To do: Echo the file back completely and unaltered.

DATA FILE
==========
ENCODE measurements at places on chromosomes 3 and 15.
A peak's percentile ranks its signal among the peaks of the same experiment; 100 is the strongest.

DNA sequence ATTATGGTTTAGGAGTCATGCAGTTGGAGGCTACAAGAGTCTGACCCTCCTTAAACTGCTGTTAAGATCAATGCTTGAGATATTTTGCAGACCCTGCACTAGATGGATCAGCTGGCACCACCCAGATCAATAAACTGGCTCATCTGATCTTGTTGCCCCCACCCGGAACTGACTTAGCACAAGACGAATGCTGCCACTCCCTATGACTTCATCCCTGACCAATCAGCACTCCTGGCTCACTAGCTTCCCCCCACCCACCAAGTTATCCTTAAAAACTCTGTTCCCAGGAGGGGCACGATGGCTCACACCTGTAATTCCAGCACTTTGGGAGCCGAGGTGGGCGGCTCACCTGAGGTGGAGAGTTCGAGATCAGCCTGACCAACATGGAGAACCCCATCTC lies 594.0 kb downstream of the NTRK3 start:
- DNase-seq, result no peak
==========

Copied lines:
ENCODE measurements at places on chromosomes 3 and 15.
A peak's percentile ranks its signal among the peaks of the same experiment; 100 is the strongest.

DNA sequence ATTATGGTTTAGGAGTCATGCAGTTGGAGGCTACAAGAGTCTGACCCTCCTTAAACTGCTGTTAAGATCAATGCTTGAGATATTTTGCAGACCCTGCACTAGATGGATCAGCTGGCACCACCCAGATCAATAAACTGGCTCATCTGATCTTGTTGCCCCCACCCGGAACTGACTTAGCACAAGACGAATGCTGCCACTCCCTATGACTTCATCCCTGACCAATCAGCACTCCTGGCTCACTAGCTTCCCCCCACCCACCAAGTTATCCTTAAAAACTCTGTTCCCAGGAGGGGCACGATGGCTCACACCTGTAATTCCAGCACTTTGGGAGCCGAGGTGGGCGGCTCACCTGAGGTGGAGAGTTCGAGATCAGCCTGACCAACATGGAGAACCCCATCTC lies 594.0 kb downstream of the NTRK3 start:
- DNase-seq, result no peak